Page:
“My parents drove me to the South Shores boat ramp and I walked nervously to the intersection where that red light beat ominously, even back then. Not much more than 50 people were present, compared to the 100+ on most demos now.”
Right above the entrance sign to SeaWorld, Zach stood with a sign displaying an acronym: “Overt Cetacean Exploitation And Neglect.”
“People around me chanted to the cars flying by, but my mouth still remained closed. Then I thought of what the cetaceans inside were going through inside of SeaWorld, how Kasatka, Ulises and Corky felt when they were captured from the wild. How the rest of them never got to taste the ocean, born in an unnatural environment that differs greatly from their home.
Immediately, the words flew from my mouth. ‘Stop teaching your children that enslaving intelligent, altruistic animals is okay!’ I shouted as cars were halted by the red light. Throughout the remainder of the protest, I continued chanting and even pressed the crosswalk button so people had time to read our signs. Cars were consistently backed up all the way to the end of SeaWorld drive on each light, whereas there are only five or six in each lane now. That protest kicked my activist efforts into full gear.”
After attending that protest, Zach began participating in other protests against animal abuse which made him find, “…a much deeper, more real connection with the earth and its inhabitants.”
In his first term as a junior at Westview High School, Zach managed to rack up hundreds of hours of community service for AP Environmental Science and received an award for it last fall. He’s been on a huge spurt of activism lately, doing more than ever. He has emailed schools in his school district to end SeaWorld field trips, the Mayor and San Diego city council members to support AB 2140, and hosted a booth at the Earth Fair recently in Balboa Park, collecting over 150 signatures for the bill. Zach reports:
Right now I’m putting a great deal of my efforts to remove all ties with SeaWorld from my school district, Poway Unified.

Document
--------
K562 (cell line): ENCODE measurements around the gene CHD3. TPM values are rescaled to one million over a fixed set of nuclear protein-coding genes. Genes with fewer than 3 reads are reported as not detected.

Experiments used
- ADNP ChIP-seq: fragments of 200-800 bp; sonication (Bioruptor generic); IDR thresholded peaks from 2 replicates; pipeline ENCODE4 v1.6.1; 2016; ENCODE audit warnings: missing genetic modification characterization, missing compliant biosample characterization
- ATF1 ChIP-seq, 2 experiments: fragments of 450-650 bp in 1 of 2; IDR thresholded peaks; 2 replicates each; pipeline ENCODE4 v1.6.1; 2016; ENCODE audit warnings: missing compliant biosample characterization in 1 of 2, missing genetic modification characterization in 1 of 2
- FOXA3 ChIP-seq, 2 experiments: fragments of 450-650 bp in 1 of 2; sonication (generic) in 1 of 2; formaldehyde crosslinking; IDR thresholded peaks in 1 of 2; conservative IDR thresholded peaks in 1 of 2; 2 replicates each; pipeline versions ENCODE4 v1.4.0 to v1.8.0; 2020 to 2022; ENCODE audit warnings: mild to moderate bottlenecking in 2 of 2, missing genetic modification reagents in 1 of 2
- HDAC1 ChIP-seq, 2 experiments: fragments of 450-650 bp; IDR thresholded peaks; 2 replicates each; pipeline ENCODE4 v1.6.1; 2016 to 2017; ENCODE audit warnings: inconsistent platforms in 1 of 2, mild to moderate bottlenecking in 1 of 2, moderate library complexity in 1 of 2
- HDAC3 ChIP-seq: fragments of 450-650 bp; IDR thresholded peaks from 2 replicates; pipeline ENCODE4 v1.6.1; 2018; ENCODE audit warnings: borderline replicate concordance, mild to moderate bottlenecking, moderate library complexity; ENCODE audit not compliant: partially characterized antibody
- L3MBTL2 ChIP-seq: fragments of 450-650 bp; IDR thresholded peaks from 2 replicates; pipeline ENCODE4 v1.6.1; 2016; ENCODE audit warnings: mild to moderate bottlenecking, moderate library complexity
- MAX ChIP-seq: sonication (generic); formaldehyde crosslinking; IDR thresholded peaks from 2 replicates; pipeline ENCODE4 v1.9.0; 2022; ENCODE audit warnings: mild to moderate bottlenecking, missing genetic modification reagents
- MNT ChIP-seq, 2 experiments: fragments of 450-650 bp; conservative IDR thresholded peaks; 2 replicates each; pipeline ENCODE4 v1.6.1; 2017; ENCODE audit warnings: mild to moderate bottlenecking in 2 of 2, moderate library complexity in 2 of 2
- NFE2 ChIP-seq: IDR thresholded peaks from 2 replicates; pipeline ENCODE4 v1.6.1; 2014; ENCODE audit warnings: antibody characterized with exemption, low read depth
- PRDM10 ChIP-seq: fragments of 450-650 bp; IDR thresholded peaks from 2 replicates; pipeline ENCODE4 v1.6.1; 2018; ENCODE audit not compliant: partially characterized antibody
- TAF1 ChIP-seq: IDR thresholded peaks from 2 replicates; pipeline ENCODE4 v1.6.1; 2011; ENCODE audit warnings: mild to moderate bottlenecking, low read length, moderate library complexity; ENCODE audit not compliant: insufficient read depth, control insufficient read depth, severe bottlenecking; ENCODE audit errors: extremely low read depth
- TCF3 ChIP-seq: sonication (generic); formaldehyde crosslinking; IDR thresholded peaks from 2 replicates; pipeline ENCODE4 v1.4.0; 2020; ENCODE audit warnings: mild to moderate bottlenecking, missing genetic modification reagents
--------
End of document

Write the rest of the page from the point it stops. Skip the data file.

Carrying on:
Mount Carmel High School, a neighboring school to my own, recently announced their prom is at SeaWorld. I find it sickening news to hear our district and three other schools here in San Diego have prom at SeaWorld, along with the many with field trips, not only because of the cruelty that cetaceans imprisoned there must endure, but also because it is a great disservice to students.
It places them in the middle of a controversy, where they are left to decide whether to go to prom or stand up for what they may believe in. Not only is this choice for prom a promotion of animal abuse and cruelty, but should never be somewhere where students may feel guilty about going or not buy tickets just because of the venue.
I recently created a petition, which has gained over 800 signatures, including those of Louie Psihoyos, director of The Cove, and Ric O’Barry, founder of the Dolphin Project, a campaign under the International Marine Mammal Project at the non-profit Earth Island Institute.
The petition calls for Poway Unified School District to remove all ties with SeaWorld until the park changes its business model as per AB 2140, a California bill which would make illegal the use of orcas for entertainment, the importation and exportation of orcas and their semen, and release all orcas in captivity in California [currently 10 are in San Diego] into sea pens. I hope the bill will get the ball rolling so that all cetaceans can be included.
The petition will be delivered on May 15th to the Superintendent and President of the Board of Trustees in my district. I am targeting them because my goal is to remove all future activities at SeaWorld within our district, not change Mount Carmel’s prom.
The juniors at Mount Carmel are responsible for the location of prom, but the district approves all school field trips and other activities. I do not think that Mount Carmel’s prom can be changed, as a whole year’s worth of planning and money goes into it. If the student body is disappointed with this decision, then they can organize an anti-prom and I would be happy to support it.
I hope that this petition will carry on and make students in San Diego more aware of what goes on behind the curtain at SeaWorld. As a junior, I think that we need to realize that not everything we hear is true. We need to understand that we were taught places like SeaWorld are acceptable and realize that keeping sentient beings in a small, concrete box for entertainment is wrong.
Please sign and share his petition to remove all ties with SeaWorld from Poway Unified School District. https://www.change.org/petitions/poway-unified-school-district-remove-all-ties-with-seaworld
Next SeaWorld Protest: Saturday, May 10th, between 10 am and 1 pm!
We will meet at the corner of Sea World Drive and Sea World Way. For parking, turn onto S. Shores Park off Sea World Drive and park in the boat ramp lot (NOT in the spaces signed for boats and launches), then walk about half a mile on the pedestrian and bike path alongside Sea World Drive west to Sea World Way – see our facebook. https://www.facebook.com/events/399137250226266/
“The indifference, callousness and contempt that so many people exhibit toward animals is evil first because it results in great suffering in animals, and second because it results in an incalculably great impoverishment of the human spirit.”-Ashley Montagu
Cara Wilson-Granat is an author, speaker and freelance writer. Years ago one of her advertising accounts was writing for Sea World. When she recently watched Blackfish the movie changed her perspective–and in many ways her life. (www.wordsfromcara.com)